Eurovision – Government Hooliganism

by Einar Du Rietz

Photo EBU

The peculiar, but by now a sort of fancy kitsch, the Eurovisioncontest, is on again. This time in Baku, the not so democratic Republic of Azerbaijan. (Use the link to check out some of the songs. Montenegro has some, well interesting, lyrics.)

This has raised some concern over the possible PR, the, no doubt nasty regime, might get. As the same discussion is going on concerning soccer, let me say that I’m generally reluctant to boycotts, and specifically those carried out by government. Boycotting private companies, as was the case with the hysteria over French wines and nukes some years ago, is both stupid and insulting. And even not boycotting governmental monopolies might be a good idea. If I got clearance, naturally out of the question, to operate freely as a journalist in North Chorea, it would be more than stupid to refuse to use whatever electricity, phone services or lodging there is, on the ground that it’s run by a communist regime. Hey, everything is. If it’s running at all, that is.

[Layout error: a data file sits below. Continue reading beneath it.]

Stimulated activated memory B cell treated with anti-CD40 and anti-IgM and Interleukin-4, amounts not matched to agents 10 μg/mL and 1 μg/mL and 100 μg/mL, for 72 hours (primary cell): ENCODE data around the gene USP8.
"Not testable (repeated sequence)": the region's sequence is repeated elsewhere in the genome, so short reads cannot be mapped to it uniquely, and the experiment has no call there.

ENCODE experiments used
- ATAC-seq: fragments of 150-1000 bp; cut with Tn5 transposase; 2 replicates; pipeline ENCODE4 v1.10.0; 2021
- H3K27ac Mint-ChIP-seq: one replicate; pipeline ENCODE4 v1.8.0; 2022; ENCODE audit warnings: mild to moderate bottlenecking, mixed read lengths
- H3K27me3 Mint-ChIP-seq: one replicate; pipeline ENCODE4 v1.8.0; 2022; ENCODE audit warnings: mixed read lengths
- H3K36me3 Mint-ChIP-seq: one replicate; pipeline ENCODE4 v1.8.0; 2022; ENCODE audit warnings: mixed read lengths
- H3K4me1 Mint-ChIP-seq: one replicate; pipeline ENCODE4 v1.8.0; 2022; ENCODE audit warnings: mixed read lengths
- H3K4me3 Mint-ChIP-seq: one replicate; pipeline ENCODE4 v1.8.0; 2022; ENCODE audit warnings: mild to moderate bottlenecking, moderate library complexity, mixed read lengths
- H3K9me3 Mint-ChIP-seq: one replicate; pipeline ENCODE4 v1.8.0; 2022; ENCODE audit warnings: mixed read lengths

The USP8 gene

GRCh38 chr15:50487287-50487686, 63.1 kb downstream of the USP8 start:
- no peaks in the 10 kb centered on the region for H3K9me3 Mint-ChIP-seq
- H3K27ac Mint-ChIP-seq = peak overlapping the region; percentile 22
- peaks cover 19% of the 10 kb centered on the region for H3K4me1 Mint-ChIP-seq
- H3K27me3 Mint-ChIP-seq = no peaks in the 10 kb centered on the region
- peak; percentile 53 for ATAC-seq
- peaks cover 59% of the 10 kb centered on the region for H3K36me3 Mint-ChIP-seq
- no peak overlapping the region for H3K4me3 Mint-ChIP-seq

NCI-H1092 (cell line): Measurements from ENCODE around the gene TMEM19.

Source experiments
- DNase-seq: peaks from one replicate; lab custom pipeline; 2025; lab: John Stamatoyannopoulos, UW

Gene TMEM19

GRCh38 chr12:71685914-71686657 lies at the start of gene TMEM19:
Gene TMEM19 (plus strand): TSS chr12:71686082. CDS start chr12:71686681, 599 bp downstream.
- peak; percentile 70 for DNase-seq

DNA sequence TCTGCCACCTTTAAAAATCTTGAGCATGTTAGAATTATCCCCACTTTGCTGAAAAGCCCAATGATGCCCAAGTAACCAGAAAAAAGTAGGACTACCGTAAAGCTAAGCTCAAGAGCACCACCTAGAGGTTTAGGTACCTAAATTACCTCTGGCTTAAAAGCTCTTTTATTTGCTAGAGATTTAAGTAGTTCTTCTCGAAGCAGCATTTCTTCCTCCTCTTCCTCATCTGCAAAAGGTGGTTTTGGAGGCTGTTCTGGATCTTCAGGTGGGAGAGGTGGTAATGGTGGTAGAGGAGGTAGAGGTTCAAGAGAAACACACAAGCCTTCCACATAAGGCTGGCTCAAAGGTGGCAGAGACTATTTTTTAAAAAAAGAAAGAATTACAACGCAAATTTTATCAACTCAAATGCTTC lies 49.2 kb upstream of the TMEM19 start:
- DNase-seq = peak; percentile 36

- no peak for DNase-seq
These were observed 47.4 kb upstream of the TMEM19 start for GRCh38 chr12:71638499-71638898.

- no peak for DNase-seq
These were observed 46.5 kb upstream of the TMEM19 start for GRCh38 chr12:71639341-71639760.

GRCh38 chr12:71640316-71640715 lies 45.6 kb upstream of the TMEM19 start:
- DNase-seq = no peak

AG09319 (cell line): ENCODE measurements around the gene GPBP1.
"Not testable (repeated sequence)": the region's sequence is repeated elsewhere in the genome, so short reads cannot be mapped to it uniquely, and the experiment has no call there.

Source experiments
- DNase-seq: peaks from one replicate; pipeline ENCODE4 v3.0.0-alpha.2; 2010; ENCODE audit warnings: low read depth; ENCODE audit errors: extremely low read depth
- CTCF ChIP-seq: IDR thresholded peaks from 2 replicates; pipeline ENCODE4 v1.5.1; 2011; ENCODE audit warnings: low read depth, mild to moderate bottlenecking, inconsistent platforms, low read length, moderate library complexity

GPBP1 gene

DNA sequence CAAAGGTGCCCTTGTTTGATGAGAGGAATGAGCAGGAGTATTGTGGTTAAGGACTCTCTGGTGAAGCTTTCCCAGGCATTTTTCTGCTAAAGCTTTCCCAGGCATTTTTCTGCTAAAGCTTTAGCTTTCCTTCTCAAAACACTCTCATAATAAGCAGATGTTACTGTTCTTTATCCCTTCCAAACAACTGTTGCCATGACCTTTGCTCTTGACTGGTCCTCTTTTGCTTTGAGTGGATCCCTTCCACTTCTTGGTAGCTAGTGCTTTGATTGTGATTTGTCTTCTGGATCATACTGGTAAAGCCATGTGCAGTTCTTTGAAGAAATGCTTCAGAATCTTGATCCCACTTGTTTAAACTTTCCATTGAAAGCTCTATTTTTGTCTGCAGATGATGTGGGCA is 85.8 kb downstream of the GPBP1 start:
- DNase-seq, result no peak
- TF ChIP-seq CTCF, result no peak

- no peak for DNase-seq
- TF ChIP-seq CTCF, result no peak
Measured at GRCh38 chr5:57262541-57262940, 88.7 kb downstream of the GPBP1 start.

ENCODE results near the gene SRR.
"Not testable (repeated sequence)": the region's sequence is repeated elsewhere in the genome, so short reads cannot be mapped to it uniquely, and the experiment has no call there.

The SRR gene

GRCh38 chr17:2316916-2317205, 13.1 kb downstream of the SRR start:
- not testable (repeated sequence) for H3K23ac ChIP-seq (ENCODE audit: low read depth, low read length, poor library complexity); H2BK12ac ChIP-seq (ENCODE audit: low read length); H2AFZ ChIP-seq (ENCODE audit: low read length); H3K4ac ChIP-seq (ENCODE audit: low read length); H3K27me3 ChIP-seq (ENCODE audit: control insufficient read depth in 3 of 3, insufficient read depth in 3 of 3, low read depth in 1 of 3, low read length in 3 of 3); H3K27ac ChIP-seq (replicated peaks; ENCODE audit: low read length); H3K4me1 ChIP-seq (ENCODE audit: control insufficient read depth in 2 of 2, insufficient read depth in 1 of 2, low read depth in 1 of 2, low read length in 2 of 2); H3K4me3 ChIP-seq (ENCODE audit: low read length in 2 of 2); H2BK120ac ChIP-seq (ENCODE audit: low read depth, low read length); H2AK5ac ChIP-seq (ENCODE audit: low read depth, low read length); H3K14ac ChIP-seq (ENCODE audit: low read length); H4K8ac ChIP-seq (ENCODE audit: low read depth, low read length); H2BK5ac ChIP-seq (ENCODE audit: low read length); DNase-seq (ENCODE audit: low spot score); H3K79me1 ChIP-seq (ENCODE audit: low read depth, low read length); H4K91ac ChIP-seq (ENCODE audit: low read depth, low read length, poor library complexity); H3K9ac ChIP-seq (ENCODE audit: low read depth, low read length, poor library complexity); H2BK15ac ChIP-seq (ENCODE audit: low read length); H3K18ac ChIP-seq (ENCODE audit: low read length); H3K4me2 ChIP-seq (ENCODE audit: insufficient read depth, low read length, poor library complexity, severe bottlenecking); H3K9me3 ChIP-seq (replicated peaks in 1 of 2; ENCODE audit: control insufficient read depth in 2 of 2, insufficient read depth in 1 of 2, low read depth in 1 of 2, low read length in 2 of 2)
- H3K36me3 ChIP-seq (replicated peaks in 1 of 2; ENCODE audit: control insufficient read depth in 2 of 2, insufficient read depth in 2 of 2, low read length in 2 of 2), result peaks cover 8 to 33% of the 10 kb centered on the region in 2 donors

Sometimes, you tend to think twice though. Not about if boycotts are effective, but if they might be justified. To clear way for the Eurovision, the government quite frankly confiscated peoples’ houses, to clear the way for the stage. In this case, with a short notice, the owners were compensated with 50 percent of the “market value“. How you calculate such in expropriation I’ve never understood. The same goes for the worst environmental crimes, regardless of energy source, committed not by energy companies on a free market, but by energy companies working in collusion with the government.

The damage is done. Sadly enough. So not going would probably just make things worse. Try to spread some fresh ideas while there instead! On the other hand, at least one of the finalists had some difficulties in grasping the possible dilemma. Because Baku is in the Caribbeans, is it not?

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About the Author: Einar Du Rietz

Einar Du Rietz is a journalist and communications consultant based in Europe. He has authored several environmental reports for the Electrolux Group and written many blogs for the Center for the New Europe at CNE Environment.